WASHINGTON ― Ironworker Randy Bryce recently got to talking politics with a man he met at his job site.
They were working together on building a two-story parking lot for a Veterans Affairs hospital in Milwaukee, and it sounded like the guy had voted for President Donald Trump in the 2016 election.
Bryce, then-politics coordinator for his union, Iron Workers Local 8, is a committed progressive Democrat. And the man with whom he was conversing surprised him.
Rather than express enthusiasm for Trump, the fellow threw up his hands in frustration, wondering why there weren’t more ordinary workers in politics.
“He was like, ‘You know what? I’m sick of voting for all these people. Why don’t we have one of us? You know, one of us should run,’” Bryce told HuffPost at a Washington fundraiser in July, a Wisconsin accent audible in his vowels.
Bryce, a 52-year-old Army veteran, had good news. “I just started laughing. I said, ‘Where do you live?’” When he heard the answer, he said, “I’ll have one of my signs up in your front yard.”
It was May then. A month later, Bryce announced his 2018 candidacy for Wisconsin’s 1st Congressional District ― a seat in the state’s southeastern corner that House Speaker Paul Ryan, 47, first won in 1998.
Although it is a long shot, Bryce’s bid has already attracted national attention. His campaign is an opportunity for Democrats to both regain working-class trust in the Rust Belt and land an unlikely knockout blow against the country’s second-most powerful Republican.
Bryce kicked off his campaign on June 18 with a two-and-a-half minute online video that instantly went viral. It opens with clips of Trump and Ryan discussing efforts to repeal the Affordable Care Act ― Obamacare ― before introducing the older woman with multiple sclerosis who is Bryce’s mother. Bryce shares how his mom’s pain and his experience as an ironworker inspired him to fight for affordable health care and workers’ rights.
“If somebody falls behind, we’re that much stronger if we carry them with us,” Bryce says in a voiceover as images of him on the job and with his mother and 10-year-old son appear on screen. “That’s the way I was raised ― we look out for each other.”
He also directly challenges the man he hopes to topple, saying: “Let’s trade places. Paul Ryan, you can come work the iron, and I’ll go to D.C.”
Following the splashy debut, Bryce’s campaign exploded. Within 24 hours he had raised $100,000. He now has over $750,000 from more than 22,000 individual donors.
Bryce quickly picked up the endorsements of leading national progressive organizations, including the Congressional Progressive Caucus, the Working Families Party, Democracy for America, VoteVets, NARAL Pro-Choice America and the Transport Workers Union.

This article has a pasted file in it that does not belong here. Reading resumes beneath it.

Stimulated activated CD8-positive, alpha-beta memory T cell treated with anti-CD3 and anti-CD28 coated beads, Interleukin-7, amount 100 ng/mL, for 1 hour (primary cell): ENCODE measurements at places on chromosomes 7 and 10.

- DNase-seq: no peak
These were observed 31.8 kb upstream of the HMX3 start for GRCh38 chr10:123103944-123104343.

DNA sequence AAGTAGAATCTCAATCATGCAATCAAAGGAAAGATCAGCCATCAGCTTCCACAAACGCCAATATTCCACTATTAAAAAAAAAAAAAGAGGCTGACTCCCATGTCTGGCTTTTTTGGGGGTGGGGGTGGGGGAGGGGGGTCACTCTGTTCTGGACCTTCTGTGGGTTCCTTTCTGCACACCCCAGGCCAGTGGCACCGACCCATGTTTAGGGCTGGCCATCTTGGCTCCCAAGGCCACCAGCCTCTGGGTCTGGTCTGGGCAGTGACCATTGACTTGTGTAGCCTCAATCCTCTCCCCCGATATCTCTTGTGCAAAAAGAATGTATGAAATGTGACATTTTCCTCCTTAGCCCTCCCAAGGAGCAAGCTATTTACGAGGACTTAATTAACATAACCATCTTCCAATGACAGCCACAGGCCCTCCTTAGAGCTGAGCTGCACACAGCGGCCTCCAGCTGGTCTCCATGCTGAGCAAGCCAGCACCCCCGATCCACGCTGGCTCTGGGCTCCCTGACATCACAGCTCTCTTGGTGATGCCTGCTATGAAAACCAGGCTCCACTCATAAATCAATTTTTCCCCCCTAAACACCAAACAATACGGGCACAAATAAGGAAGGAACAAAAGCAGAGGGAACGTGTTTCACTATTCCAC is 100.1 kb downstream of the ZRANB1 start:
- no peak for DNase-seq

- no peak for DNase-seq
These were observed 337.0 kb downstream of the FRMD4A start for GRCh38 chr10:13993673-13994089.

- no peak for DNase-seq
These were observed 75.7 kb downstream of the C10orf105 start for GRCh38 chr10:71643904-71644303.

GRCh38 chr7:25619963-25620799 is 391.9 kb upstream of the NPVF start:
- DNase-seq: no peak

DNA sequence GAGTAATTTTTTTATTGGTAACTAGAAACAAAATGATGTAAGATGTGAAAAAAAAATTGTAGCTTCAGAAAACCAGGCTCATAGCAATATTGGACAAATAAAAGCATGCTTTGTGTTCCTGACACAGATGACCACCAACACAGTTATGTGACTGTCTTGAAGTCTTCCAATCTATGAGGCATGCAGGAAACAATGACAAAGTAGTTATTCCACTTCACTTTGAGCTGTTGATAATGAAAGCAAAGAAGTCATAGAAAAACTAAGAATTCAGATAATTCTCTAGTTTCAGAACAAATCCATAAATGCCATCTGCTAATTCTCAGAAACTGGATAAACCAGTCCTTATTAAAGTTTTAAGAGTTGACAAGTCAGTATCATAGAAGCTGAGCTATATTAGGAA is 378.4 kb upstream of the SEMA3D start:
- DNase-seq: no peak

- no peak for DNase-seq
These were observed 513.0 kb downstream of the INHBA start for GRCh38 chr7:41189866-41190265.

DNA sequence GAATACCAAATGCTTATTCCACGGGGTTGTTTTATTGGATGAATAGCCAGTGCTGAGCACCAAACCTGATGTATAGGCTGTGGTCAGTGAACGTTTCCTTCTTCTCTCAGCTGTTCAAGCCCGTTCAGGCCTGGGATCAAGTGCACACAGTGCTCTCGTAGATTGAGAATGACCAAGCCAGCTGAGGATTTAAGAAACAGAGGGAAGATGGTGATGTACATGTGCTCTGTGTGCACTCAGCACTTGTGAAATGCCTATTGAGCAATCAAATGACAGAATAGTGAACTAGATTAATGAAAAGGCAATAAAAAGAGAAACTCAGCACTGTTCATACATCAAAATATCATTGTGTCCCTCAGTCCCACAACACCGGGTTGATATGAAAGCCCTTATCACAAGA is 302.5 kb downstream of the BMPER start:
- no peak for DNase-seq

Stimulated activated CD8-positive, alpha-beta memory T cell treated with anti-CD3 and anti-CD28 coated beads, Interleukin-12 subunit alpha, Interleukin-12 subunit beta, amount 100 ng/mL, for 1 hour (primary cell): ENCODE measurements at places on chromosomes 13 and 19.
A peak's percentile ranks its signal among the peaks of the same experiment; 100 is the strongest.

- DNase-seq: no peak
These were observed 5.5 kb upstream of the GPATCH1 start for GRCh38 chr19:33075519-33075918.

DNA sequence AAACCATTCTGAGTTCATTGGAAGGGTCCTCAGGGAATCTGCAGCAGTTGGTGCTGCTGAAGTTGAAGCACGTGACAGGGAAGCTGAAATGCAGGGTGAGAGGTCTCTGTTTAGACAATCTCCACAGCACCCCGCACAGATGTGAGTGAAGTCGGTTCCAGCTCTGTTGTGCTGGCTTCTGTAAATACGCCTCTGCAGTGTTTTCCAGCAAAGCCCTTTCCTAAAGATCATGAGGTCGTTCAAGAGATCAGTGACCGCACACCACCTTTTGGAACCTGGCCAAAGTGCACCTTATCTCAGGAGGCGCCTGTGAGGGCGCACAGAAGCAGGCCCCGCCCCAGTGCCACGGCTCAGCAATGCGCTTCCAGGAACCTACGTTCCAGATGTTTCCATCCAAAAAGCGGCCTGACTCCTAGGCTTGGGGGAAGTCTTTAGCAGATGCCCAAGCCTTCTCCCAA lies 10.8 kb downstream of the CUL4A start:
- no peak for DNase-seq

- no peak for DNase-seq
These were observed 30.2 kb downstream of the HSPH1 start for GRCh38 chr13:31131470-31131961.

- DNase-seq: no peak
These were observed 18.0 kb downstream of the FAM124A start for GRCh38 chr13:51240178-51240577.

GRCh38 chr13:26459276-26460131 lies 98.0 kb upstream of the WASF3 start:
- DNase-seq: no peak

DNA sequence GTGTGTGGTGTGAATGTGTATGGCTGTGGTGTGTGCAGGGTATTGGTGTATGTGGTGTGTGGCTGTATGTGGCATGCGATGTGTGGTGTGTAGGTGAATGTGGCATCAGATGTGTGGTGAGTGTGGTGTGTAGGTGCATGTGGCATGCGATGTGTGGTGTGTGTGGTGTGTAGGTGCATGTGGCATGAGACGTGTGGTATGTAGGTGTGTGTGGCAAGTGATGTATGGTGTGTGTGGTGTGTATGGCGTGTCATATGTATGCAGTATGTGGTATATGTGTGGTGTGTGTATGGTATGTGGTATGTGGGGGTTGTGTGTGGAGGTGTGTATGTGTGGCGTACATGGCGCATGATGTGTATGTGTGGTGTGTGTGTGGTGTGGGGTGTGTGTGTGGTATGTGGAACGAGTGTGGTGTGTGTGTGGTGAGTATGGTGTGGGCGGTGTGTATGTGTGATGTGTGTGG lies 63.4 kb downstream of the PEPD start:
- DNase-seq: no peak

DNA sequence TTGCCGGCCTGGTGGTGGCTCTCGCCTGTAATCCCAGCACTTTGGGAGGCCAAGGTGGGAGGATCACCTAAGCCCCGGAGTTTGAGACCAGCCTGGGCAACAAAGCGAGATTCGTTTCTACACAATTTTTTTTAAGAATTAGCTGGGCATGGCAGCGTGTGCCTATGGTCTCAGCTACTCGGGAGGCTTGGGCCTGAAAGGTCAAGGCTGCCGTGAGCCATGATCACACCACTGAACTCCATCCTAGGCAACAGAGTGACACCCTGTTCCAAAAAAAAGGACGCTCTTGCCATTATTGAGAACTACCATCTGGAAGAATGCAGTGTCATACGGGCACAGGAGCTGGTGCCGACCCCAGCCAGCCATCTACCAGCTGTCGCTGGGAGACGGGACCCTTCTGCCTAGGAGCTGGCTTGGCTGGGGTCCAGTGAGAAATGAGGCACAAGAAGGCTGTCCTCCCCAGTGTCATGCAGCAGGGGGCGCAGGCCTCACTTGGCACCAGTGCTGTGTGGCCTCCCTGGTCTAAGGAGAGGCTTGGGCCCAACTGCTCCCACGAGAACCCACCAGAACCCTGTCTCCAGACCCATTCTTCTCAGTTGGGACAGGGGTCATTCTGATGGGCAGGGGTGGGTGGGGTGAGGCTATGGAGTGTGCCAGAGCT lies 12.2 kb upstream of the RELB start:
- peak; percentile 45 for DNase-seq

He also enjoys the backing of liberal Hollywood celebrities like Patton Oswalt and Nick Offerman. Both of them touted Bryce on Twitter, where the mustachioed ironworker ― @IronStache ― has become a progressive celebrity of his own. He began the campaign with some 6,000 followers, but now has over 133,000 ― a sizable audience to whom he regularly dispenses his homespun jabs at Trump and Ryan.
It is not hard to see why Democrats are excited about Bryce. After all, Ryan’s crusade to dramatically reducing the social safety net has earned him the ire of liberals. That the Beltway chattering class has dubbed him the GOP’s most reasonable “policy wonk” only heightens the contempt for Ryan among rank-and-file Democrats.
Bryce, by contrast, is a staunch backer of a single-payer health care system, in which the government provides insurance to everybody. Progressive activists have accelerated a push to get Democrats to run on single payer, or “Medicare for all,” in the wake of the collapse of Republican Obamacare repeal efforts.
“It’s actually going to cost less money in taxes” than the current system costs through other forms of payment, Bryce said. “It’s gonna be helpful for employers [in creating jobs] if they don’t have to worry about providing health care.
(Medicare, a form of single-payer insurance for seniors and people with disabilities, indeed has a lower rate of cost growth than private insurers.)
What’s more, Bryce is an almost too on-the-nose personification of the populist, union hard-hat worker who once made Wisconsin and other industrial Great Lakes’ states Democratic strongholds. A burly man of 6-feet-2-inches, he was sporting a blue button-down shirt with the sleeves rolled up to the middle of his forearms at the recent fundraiser in Washington. He was one of the few men in the room not wearing a jacket.
Born in Milwaukee, Bryce lives in Caledonia, a suburb south of the city. Divorced, he shares custody of his son with his ex-wife. He enjoys taking the boy fishing on weekends.
For Democrats scrambling to win back at least some of the predominantly white, blue-collar workers who fled the party for Trump, “IronStache” Bryce is not a bad guy to have on your side.